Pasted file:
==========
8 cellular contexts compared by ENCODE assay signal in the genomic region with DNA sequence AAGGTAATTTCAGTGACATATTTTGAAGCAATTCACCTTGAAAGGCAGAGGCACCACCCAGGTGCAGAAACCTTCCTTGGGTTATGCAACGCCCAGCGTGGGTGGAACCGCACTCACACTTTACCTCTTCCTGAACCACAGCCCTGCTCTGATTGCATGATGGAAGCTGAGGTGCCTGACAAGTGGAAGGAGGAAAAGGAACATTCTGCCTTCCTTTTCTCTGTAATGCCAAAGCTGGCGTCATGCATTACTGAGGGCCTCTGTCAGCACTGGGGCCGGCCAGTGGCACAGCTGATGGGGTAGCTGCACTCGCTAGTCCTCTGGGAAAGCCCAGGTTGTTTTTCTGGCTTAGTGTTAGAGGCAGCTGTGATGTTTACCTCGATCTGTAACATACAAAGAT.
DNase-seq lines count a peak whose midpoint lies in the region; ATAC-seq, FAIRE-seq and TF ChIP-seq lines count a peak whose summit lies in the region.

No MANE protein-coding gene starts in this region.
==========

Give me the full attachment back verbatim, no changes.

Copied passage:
8 cellular contexts compared by ENCODE assay signal in the genomic region with DNA sequence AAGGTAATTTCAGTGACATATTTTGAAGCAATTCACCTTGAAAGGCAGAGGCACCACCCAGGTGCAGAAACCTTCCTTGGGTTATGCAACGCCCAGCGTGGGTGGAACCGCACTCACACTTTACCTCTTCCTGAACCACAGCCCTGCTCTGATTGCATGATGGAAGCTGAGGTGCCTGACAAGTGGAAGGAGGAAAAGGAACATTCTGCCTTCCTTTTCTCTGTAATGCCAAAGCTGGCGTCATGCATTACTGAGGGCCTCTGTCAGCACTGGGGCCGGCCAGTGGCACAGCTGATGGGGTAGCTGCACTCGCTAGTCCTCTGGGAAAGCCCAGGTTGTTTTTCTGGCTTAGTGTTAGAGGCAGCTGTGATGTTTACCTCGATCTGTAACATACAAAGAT.
DNase-seq lines count a peak whose midpoint lies in the region; ATAC-seq, FAIRE-seq and TF ChIP-seq lines count a peak whose summit lies in the region.

No MANE protein-coding gene starts in this region.